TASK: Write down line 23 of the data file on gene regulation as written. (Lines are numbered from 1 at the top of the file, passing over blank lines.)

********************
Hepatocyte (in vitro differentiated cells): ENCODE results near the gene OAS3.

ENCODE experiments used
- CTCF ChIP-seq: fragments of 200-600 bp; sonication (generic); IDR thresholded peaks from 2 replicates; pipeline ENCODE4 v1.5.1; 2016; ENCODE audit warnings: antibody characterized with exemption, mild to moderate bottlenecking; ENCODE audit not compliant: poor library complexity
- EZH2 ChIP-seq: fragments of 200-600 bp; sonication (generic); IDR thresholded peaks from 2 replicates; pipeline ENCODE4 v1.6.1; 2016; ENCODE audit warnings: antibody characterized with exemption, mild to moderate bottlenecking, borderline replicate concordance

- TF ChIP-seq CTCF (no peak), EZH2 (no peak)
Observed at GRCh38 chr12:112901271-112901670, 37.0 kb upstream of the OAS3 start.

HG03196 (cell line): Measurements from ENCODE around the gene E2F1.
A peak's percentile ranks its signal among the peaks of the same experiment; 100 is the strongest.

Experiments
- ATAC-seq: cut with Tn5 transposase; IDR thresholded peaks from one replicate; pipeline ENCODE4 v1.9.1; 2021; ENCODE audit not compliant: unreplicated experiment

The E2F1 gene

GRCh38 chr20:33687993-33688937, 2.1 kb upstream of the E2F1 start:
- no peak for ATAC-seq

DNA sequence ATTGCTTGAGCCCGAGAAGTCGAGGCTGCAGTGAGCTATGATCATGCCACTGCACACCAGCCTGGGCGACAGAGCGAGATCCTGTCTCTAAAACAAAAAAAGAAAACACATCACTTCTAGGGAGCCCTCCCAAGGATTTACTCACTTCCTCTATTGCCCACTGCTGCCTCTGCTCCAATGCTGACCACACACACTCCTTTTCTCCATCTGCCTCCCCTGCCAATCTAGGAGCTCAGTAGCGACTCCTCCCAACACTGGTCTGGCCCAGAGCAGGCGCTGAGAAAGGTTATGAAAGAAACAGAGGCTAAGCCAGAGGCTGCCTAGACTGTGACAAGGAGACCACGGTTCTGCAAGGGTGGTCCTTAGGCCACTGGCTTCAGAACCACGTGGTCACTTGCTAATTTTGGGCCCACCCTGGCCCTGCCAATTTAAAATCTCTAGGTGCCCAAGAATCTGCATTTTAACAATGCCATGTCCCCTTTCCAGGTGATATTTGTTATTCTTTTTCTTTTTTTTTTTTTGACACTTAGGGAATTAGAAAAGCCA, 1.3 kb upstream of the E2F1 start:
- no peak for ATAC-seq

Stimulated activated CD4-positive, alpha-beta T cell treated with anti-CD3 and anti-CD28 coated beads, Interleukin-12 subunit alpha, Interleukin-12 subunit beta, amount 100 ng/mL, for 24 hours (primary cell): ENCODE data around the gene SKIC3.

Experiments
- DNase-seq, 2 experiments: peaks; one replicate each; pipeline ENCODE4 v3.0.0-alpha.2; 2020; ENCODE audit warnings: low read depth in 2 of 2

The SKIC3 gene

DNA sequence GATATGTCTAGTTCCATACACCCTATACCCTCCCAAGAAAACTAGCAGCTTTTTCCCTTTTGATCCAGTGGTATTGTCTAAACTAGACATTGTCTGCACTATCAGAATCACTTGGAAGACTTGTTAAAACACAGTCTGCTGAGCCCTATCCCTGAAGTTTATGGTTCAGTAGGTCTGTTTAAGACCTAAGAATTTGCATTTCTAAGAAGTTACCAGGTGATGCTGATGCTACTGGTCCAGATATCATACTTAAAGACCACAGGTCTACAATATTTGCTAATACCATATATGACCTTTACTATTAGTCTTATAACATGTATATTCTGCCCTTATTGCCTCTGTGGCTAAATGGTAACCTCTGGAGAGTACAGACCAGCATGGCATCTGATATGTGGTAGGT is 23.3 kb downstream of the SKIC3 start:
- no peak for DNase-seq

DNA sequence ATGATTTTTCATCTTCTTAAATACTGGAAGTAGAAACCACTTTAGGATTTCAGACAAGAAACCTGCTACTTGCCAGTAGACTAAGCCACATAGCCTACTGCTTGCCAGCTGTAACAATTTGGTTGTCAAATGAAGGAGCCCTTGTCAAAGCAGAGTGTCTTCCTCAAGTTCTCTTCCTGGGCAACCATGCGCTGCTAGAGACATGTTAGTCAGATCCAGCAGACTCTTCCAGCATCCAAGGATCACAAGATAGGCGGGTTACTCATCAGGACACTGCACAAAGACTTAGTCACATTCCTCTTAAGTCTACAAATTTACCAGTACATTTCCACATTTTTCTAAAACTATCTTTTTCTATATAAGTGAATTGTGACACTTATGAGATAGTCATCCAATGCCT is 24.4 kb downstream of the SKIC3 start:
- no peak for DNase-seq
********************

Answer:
- no peak for DNase-seq